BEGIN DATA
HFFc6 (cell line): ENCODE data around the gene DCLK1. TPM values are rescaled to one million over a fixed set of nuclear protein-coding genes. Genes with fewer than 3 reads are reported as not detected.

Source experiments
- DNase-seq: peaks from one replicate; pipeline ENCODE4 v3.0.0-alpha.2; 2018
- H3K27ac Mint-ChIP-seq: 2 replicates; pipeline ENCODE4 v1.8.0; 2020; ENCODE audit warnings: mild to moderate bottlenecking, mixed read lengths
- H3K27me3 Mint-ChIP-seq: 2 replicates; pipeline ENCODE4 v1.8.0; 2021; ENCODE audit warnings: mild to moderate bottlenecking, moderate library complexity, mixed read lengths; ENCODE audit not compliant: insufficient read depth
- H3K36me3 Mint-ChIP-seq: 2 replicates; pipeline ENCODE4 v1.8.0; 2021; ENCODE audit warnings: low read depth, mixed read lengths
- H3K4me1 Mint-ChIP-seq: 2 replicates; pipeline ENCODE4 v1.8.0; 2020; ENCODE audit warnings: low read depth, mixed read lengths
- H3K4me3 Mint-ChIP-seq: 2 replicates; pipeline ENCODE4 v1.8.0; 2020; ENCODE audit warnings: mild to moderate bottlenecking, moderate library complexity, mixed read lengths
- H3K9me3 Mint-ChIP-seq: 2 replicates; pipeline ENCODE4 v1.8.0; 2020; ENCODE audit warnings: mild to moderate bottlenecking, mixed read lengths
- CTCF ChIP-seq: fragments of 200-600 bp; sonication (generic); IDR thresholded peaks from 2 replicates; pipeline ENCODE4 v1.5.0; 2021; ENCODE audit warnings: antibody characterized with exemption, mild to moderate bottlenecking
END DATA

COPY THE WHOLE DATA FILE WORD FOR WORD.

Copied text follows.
HFFc6 (cell line): ENCODE data around the gene DCLK1. TPM values are rescaled to one million over a fixed set of nuclear protein-coding genes. Genes with fewer than 3 reads are reported as not detected.

Source experiments
- DNase-seq: peaks from one replicate; pipeline ENCODE4 v3.0.0-alpha.2; 2018
- H3K27ac Mint-ChIP-seq: 2 replicates; pipeline ENCODE4 v1.8.0; 2020; ENCODE audit warnings: mild to moderate bottlenecking, mixed read lengths
- H3K27me3 Mint-ChIP-seq: 2 replicates; pipeline ENCODE4 v1.8.0; 2021; ENCODE audit warnings: mild to moderate bottlenecking, moderate library complexity, mixed read lengths; ENCODE audit not compliant: insufficient read depth
- H3K36me3 Mint-ChIP-seq: 2 replicates; pipeline ENCODE4 v1.8.0; 2021; ENCODE audit warnings: low read depth, mixed read lengths
- H3K4me1 Mint-ChIP-seq: 2 replicates; pipeline ENCODE4 v1.8.0; 2020; ENCODE audit warnings: low read depth, mixed read lengths
- H3K4me3 Mint-ChIP-seq: 2 replicates; pipeline ENCODE4 v1.8.0; 2020; ENCODE audit warnings: mild to moderate bottlenecking, moderate library complexity, mixed read lengths
- H3K9me3 Mint-ChIP-seq: 2 replicates; pipeline ENCODE4 v1.8.0; 2020; ENCODE audit warnings: mild to moderate bottlenecking, mixed read lengths
- CTCF ChIP-seq: fragments of 200-600 bp; sonication (generic); IDR thresholded peaks from 2 replicates; pipeline ENCODE4 v1.5.0; 2021; ENCODE audit warnings: antibody characterized with exemption, mild to moderate bottlenecking